A modernising hero

Greigy went so suddenly, two days after his final broadcast when it was thought he might be fully fit for the New Year Test in Sydney, that I found myself expecting to hear his voice at any minute. Ted Corbett pays his tributes.

So, one by one, they slip away from the field of battle and into the past tense of our memories.

Tony Greig, off to the great pavilion in the sky and applauded for once; Dravid to the comm box where immortality is a given; Ponting and Hussey gracefully through the door marked retirement; Sachin out of one-day hustle and bustle and tempted, I’m sure, to quit the rat race that is now Test cricket.

Greigy went so suddenly, two days after his final broadcast when it was thought he might be fully fit for the New Year Test in Sydney, that I found myself expecting to hear his voice at any minute. The Australia Prime Minister Judith Gilliard paid tribute to him as if he had only ever been a broadcaster, but that was not even half the man.

I had the good luck to know him well for 30 years; each meeting was a pleasure. Like so many who chose the easier life in the gantry he might have been playing his part as manager, coach, chairman of selectors — he would have given one of his great rumbling laughs if that had happened in England and he tried hard to attain that post — because, especially by the standards of a sportsman, he was full of ideas, vigour, optimism and the wish to attain the greatest heights.

Ideas? “What will decide this World Cup?” he asked me as we strode towards the opening game in 1992. He didn’t wait for an answer. “The slower ball,” he told me and, lo and behold, so it did. Women? “We need more of them watching cricket on Channel Nine,” he decided and managed to persuade his bosses to play the female angle.

The result? Naturally, the Aussie girls are among the top teams in women’s cricket. I know it is customary to be nice about the recently dead but I have not had to stretch the truth to do so for Greigy. Think of his achievements; try to forget all the nastiness of 1977 when the English Press had one of their least appetising moments, damning him as if he had spit on the Queen.

Born in South Africa, starting at Sussex, immediately targeted by England — the South Africans were still embroiled in apartheid and beyond the international pale — soon to be their leading all-rounder, their captain, their leader and, to steal a phrase from the Chelsea fans about their beloved John Terry, their legend.

“Not English through and through,” a revered writer told us. No, sir, better than that.

Kerry Packer, who cared little for authority and who had an Australian’s hostility towards everything British, saw Greig as a like-minded soul, invited him to fulfil his dream of an independent international team to enliven his television screen, sent him off to recruit the stars and, well you know the rest. It changed cricket from the dirge of Test cricket to a vibrant, uplifting modern show.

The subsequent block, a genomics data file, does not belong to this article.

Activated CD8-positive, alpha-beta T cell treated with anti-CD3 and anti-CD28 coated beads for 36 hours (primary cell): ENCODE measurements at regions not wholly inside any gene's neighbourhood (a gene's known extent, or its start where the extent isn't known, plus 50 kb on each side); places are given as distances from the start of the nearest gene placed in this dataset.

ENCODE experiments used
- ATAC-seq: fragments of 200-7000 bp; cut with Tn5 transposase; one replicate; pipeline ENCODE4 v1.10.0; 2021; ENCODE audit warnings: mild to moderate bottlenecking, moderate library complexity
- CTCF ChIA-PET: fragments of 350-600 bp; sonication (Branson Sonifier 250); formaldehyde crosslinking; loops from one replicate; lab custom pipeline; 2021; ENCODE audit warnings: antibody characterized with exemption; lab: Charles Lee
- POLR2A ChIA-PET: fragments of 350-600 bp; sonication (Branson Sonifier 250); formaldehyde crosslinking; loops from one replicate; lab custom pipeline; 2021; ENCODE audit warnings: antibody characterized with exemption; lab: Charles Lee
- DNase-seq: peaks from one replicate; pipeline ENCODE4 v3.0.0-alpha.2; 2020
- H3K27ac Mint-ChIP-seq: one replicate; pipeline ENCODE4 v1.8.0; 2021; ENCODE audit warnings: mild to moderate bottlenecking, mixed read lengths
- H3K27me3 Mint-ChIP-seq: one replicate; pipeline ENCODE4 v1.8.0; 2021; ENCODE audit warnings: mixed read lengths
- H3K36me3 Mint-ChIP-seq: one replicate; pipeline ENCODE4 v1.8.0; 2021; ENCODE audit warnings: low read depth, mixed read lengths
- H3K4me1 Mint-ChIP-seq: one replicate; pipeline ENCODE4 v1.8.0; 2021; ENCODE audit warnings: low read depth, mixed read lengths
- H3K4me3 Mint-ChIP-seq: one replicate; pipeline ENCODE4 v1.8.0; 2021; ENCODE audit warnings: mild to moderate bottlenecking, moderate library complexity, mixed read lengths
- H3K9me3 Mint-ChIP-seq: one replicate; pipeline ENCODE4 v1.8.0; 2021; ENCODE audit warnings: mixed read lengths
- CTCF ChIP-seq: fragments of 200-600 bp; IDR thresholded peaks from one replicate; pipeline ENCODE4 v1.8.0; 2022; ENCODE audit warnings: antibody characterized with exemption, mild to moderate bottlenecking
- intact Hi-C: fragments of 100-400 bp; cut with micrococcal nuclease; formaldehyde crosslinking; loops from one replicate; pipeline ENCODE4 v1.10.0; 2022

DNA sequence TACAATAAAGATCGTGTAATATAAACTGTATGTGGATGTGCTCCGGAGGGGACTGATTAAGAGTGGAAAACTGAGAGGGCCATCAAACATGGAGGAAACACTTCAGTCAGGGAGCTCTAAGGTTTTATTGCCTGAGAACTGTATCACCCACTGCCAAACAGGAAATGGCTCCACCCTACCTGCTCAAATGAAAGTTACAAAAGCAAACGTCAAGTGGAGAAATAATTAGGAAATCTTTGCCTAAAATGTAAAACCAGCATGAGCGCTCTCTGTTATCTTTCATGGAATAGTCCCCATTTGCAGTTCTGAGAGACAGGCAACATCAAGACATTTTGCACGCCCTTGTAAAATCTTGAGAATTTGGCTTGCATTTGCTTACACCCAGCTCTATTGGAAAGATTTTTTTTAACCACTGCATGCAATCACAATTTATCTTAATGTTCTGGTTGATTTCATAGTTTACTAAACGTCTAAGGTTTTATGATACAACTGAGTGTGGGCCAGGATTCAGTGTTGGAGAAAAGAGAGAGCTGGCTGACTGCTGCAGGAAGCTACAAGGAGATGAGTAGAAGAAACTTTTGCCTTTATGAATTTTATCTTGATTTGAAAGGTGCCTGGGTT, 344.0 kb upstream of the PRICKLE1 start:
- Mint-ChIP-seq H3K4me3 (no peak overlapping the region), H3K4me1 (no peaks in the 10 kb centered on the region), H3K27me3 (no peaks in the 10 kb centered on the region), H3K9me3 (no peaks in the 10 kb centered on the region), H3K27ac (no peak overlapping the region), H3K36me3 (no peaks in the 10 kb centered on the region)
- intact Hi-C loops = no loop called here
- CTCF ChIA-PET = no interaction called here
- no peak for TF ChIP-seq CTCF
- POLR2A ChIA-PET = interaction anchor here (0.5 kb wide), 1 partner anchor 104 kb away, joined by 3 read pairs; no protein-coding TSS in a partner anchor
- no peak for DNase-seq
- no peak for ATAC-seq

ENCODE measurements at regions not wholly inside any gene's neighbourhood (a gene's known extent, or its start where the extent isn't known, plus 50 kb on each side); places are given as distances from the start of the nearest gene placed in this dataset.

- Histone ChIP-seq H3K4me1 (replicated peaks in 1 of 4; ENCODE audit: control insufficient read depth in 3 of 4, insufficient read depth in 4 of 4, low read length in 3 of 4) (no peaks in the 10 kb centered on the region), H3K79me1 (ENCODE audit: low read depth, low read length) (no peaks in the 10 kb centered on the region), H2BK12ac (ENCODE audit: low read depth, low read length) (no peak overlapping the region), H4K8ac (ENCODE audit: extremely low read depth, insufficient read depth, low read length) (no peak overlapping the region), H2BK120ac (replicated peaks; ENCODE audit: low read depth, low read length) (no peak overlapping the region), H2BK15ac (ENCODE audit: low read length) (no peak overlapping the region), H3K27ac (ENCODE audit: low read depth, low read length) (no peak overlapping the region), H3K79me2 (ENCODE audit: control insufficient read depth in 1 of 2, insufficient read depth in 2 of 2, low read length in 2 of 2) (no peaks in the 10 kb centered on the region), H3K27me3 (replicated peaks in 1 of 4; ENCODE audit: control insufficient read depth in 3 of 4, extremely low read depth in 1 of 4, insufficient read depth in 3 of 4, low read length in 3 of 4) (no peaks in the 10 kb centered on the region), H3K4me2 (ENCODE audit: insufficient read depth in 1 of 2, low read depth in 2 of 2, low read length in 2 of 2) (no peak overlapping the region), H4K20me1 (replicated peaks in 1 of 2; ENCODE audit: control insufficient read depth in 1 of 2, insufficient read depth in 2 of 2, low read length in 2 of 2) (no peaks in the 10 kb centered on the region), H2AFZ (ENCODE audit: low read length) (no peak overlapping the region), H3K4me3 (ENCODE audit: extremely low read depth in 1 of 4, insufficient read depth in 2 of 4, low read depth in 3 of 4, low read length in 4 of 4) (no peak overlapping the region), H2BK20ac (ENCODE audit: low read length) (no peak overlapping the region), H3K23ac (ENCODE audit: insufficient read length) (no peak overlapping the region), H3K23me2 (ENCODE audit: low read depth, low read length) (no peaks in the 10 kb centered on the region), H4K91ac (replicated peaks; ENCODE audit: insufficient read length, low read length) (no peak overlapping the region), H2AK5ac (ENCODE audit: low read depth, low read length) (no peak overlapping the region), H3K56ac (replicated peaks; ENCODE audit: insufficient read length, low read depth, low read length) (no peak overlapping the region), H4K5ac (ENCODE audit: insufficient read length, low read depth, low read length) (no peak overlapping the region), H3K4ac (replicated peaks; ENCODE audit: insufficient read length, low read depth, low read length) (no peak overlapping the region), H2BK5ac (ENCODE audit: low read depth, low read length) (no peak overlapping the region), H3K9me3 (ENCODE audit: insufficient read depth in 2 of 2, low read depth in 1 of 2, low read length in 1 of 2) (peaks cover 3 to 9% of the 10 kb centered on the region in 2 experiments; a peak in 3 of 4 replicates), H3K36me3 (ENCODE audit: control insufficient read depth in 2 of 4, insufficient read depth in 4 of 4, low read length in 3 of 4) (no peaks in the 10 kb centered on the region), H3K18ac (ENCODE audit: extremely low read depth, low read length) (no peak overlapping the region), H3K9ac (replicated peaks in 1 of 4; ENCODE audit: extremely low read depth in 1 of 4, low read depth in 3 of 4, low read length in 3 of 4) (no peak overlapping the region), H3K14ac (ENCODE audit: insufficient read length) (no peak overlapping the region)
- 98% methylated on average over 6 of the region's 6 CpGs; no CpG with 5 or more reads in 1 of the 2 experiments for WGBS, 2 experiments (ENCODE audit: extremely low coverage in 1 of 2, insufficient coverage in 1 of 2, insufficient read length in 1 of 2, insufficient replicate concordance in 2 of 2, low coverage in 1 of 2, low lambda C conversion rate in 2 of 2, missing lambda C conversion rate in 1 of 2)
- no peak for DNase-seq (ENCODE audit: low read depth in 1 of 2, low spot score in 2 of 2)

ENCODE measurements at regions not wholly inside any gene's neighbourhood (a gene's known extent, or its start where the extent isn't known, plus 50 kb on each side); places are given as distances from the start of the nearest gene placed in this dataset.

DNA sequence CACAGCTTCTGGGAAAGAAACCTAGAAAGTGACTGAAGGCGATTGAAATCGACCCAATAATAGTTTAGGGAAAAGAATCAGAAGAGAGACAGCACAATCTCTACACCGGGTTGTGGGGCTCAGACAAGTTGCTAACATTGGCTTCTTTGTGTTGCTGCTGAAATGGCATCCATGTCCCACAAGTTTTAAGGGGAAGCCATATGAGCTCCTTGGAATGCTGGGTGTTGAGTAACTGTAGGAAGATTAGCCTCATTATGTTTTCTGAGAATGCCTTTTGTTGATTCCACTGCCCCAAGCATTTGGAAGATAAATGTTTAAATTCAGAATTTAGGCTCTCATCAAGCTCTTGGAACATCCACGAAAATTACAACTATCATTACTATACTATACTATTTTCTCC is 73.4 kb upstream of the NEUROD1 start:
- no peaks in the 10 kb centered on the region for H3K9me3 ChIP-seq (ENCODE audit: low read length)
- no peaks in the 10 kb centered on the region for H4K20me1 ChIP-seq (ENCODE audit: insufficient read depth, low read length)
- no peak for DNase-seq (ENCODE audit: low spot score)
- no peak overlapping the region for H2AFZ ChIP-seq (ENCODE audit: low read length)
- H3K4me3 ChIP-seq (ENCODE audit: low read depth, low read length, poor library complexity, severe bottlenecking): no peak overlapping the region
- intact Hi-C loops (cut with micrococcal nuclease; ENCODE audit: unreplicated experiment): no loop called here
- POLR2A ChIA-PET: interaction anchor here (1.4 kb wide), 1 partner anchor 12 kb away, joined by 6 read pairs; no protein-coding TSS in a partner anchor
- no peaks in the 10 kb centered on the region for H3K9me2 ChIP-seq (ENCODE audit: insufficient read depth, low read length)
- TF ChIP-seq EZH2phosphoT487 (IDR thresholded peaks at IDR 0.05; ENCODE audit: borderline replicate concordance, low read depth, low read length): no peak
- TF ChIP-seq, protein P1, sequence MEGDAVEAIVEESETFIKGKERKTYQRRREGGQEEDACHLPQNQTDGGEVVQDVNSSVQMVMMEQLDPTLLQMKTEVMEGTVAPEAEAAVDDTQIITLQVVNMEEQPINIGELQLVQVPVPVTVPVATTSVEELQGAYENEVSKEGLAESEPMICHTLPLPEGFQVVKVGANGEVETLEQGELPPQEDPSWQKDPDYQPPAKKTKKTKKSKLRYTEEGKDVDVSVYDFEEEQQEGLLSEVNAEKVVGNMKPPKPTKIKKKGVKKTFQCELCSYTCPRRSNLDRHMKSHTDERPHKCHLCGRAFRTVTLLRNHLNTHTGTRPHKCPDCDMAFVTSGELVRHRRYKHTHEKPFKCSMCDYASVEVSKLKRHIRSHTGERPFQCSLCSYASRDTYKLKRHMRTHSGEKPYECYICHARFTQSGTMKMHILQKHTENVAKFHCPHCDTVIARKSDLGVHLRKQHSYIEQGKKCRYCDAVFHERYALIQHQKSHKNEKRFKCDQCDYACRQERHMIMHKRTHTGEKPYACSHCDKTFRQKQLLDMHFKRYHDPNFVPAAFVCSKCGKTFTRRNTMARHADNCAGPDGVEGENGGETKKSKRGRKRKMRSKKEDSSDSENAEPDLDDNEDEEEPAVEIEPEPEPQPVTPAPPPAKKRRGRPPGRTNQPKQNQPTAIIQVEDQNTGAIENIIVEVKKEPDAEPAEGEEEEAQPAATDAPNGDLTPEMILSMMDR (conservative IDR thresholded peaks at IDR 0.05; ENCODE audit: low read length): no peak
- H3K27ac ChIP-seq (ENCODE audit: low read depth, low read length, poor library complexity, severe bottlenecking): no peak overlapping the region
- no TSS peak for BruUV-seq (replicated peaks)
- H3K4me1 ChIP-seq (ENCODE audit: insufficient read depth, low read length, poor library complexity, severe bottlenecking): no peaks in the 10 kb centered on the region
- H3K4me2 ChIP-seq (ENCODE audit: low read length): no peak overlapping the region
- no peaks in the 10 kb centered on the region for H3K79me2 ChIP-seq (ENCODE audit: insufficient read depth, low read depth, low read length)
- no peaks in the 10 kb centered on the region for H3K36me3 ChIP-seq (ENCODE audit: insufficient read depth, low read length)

Let me tell you how. In Sydney in 1983 I was sitting in my hotel room when I received a phone call from the circulation manager of my paper, having an Australian holiday. Could I get him into the SCG to watch the one-dayer?

I entertained him all day long but he grew bored. “England have lost again,” he said, implying as such people often do that it was my fault. “I’m not going to wait for the last over.” I said: “You never know.” He said he had a train to catch and I have never seen him since. It was, of course, the over when Allan Lamb blasted the runs off the first five balls. BG — Before Greig — such a feat would have been considered impossible. It was, of course, but Greig had opened the way for such thrills although my CM could not see it. If they meet in the blue horizon, Greigy might be able to convince him.

From ODIs grew T20 which Greigy loved just as much and which have brought about shots that make old men grow purple in the face and bite through their pipe stems and make youngsters leap out of their chairs — whether at Lord’s or Headingley or Bangalore.

Cricket is now a multi-faceted game, a joy whether you want to see long-term strategy, pulverising strokes or the special hours when bowlers hold the upper hand and whip batsmen back to the pavilion by luring them into no man’s land only to find that the ball is no longer where they imagined but in the hands of a screaming wicket-keeper.

The old game, BG135, has the same charm that lured a crowd to watch England v Australia at the MCG in 1877, but the craft of the ring masters Greig and Packer, has turned a one-trick entertainment into a many-ringed circus as well as making sure that the stars of the big tent were paid five times the previous pittance, presented as heroes rather than, in the words of the old contracts, “servants of the club” and treated with respect.

To the embarrassment of those nay-sayers who called him a traitor and worse, Greig died a modernising hero, a bugler sounding the charge and a prophet of better things to come.

May his memory live long, for, by his personality, his pleasure at the thought of yet another day at the cricket and his wish that the millions who now love cricket in all its forms might share his outlook, he has kept a game steeped in the past a 21st century game that will live even if he is forgotten.